Indonesians vs. Jakarta Expats

Jul 14th, 2008, in IM Posts, Opinion, by

HansHans takes a pictorial look at differences between Indonesians in Jakarta and their western guests.

East vs. West, Orang Indonesia vs. Orang Bule

Yang Liu is a Beijing-born artist residing in Germany. One of her works, Ost trifft West, depicts cultural differences between the Chinese and Germans through amusing infographics, which also hold true remarkably well for differences between the East and the West in general. Including our beloved country Indonesia? Yes, but not entirely either.

According to Geert Hofstede, an international authority on cultural differences, the Indonesian culture can be characterized by high levels of power inequality, low tolerance for uncertainty, and collectivism, while most Western cultures generally exhibit the opposite.

Inspired by Liu's artwork, I've discovered the following, humorous differences between Indonesians and ‘foreigners' (orang bule).

Skincare

Where to go in Jakarta?

Yes or no, atau tidak?

Daily newspaper

Favourite fruit

Can you think of any other differences between Indonesians and foreigners? Share them in the comments!


104 Comments on “Indonesians vs. Jakarta Expats”

Pages: [1] 2 3 4 »

  1. avatar tomaculum says:
    July 14th, 2008 at 12:57 am

    According to Geert Hofstede, an international authority on cultural differences, the Indonesian culture can be characterized by high levels of power inequality, low tolerance for uncertainty, and collectivism, while most Western cultures generally exhibit the opposite.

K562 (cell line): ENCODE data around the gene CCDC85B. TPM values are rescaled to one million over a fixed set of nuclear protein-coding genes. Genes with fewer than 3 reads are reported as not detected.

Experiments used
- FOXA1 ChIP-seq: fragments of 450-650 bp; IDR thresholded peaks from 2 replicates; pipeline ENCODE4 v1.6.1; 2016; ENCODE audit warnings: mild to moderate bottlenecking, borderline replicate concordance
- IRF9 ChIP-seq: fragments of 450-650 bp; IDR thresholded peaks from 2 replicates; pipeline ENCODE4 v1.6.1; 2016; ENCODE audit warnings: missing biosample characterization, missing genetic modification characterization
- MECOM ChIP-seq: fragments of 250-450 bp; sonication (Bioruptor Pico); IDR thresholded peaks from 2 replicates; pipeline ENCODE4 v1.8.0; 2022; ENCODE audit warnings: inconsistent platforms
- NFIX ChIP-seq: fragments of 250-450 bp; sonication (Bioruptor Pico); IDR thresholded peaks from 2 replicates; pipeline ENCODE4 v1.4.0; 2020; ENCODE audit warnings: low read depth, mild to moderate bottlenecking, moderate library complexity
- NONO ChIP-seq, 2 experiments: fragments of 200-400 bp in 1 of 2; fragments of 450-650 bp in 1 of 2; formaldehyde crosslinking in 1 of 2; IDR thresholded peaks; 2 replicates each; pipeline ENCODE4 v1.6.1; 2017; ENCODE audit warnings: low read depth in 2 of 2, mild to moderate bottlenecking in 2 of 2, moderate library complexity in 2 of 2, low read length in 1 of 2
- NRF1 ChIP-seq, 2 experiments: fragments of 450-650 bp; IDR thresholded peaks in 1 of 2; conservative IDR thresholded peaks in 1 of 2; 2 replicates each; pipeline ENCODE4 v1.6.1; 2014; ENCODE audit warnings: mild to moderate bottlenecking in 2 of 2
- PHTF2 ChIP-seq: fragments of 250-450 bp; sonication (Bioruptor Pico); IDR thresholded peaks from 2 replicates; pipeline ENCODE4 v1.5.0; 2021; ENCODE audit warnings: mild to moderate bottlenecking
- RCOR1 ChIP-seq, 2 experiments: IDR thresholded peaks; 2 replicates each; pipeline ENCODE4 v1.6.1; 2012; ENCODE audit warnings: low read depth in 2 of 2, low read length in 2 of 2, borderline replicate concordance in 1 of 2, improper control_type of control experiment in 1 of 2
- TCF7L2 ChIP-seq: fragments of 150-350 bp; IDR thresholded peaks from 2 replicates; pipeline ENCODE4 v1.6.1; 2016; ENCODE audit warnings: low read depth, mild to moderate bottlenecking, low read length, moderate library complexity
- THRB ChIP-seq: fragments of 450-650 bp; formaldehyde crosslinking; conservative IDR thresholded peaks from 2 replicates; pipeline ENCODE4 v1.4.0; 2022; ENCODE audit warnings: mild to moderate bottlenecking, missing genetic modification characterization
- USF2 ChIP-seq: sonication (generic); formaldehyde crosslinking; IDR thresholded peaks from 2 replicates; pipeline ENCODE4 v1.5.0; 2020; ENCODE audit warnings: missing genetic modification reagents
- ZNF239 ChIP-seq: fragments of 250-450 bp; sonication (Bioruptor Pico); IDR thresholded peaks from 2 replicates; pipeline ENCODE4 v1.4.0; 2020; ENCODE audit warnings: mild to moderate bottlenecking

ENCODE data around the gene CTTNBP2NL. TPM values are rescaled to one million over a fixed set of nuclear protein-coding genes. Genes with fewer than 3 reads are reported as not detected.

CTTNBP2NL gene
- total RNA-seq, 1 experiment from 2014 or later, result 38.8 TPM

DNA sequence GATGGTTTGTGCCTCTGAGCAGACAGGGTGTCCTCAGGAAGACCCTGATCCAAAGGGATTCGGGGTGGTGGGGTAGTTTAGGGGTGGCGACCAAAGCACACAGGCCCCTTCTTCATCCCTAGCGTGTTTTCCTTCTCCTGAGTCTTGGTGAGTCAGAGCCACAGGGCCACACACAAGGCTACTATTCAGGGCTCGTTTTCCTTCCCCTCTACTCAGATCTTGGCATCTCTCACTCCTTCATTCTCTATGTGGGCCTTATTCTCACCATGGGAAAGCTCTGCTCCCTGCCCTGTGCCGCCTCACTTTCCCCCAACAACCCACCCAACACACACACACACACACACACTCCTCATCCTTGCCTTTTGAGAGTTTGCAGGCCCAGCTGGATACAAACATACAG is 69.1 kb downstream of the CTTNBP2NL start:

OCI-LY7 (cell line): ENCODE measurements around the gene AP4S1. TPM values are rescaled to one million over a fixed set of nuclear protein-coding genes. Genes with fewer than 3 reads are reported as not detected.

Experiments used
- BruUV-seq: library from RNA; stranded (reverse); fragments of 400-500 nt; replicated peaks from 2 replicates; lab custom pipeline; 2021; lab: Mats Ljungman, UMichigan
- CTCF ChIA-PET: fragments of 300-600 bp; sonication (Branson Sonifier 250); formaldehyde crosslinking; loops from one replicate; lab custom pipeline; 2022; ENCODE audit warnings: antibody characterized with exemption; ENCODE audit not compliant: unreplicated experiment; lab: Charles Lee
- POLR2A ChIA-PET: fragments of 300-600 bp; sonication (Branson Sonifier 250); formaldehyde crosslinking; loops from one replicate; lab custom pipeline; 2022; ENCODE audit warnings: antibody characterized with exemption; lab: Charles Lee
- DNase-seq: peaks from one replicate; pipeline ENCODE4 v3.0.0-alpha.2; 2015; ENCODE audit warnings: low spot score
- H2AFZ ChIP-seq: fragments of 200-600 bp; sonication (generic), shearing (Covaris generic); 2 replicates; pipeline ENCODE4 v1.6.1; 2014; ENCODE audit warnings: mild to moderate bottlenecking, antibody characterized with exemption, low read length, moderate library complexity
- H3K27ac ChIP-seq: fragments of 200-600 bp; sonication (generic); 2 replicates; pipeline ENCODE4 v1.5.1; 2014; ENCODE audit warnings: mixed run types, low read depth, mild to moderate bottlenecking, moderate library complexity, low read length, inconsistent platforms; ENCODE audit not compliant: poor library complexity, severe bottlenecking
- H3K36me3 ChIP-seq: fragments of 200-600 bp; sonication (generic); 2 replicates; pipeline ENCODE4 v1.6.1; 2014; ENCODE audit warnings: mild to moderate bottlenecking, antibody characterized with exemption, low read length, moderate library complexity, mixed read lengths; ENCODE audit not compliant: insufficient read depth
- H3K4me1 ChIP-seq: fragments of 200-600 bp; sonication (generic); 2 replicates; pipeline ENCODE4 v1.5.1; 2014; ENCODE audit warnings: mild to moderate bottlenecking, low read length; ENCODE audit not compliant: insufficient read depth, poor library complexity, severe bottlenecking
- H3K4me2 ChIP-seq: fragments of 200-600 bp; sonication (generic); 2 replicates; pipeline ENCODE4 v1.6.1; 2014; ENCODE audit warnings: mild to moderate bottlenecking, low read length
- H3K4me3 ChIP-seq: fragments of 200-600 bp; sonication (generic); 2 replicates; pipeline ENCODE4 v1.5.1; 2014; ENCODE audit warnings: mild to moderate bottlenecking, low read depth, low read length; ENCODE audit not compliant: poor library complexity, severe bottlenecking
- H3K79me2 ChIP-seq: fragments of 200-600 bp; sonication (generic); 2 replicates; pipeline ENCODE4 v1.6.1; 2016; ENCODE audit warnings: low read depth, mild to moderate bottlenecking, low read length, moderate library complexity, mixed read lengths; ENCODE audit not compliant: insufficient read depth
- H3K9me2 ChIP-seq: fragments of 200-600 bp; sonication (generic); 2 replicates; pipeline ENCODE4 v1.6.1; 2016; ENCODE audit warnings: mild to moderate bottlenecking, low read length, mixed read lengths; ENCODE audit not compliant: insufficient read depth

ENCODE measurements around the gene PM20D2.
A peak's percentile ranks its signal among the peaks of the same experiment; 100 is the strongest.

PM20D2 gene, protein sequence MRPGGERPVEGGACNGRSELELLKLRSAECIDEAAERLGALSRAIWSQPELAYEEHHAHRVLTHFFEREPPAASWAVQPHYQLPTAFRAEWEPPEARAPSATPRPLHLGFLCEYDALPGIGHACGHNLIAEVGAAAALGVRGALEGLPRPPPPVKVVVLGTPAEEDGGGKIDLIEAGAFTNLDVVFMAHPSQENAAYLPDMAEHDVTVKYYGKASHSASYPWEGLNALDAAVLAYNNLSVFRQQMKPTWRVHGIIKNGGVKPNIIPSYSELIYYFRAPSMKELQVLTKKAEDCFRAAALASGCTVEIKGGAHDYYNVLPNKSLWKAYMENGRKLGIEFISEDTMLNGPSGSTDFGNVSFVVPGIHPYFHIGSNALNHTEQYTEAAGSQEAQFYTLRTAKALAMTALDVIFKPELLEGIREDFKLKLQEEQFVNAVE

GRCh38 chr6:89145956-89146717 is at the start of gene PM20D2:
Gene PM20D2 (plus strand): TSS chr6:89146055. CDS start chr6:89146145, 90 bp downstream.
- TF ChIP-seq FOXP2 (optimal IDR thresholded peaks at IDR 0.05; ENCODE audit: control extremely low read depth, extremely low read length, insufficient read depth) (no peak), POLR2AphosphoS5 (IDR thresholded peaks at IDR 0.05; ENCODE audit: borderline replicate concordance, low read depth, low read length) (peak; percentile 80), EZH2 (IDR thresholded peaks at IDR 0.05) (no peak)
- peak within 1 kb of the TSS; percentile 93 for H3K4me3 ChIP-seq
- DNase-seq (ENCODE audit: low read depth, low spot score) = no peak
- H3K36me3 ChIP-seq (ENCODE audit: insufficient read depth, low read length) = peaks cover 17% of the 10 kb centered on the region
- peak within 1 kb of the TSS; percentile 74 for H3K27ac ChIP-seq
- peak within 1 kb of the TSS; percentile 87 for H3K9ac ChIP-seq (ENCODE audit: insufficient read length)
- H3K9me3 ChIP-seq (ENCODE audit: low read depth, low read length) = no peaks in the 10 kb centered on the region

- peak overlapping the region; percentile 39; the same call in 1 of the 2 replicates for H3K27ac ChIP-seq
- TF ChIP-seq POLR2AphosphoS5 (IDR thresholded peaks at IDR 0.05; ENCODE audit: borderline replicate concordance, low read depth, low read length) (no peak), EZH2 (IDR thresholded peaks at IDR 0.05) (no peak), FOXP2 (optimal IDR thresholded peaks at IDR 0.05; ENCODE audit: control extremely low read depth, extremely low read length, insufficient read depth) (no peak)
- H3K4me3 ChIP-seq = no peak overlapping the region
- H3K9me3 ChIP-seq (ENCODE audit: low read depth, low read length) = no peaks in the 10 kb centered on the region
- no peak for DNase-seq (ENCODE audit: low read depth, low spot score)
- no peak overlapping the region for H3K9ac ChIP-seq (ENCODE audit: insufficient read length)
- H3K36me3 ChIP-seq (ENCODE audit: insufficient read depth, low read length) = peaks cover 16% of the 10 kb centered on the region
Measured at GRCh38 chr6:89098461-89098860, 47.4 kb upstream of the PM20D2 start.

Is Hofstede sure, that indonesian culture is characterized by low tolerance for uncertainty?
    Indonesian culture works with uncertainty (or you’ve quoted Hofstede wrongly?)
    :)

    Btw here is a commoness in difference:
    Ikan asin (Indon.), Greyerzer or Harzinger (West., especially German/Austria, Swiss etc.)
    :)

  2. avatar Aluang Anak Bayang says:
    July 14th, 2008 at 2:05 am

    Here is my 2 rp:

    Indonesian locals or most Asians in general
    - number of pedophiles almost nil.

    Jakarta Expats or most Bule in Indonesia, Thailand and the Phillipines
    - high proportion of pedophile.

  3. avatar Hans says:
    July 14th, 2008 at 2:10 am

    I believe the quote is correct, low tolerence for uncertainty and power distance usually results in a society which is governed by laws, rules and regulations; which, in turn, will leave those in power with more power. Upward advancement and change is quite hard and uncommon. (ie. Orde Baru, the Indonesian Army etc.). Please correct me if I’m wrong here.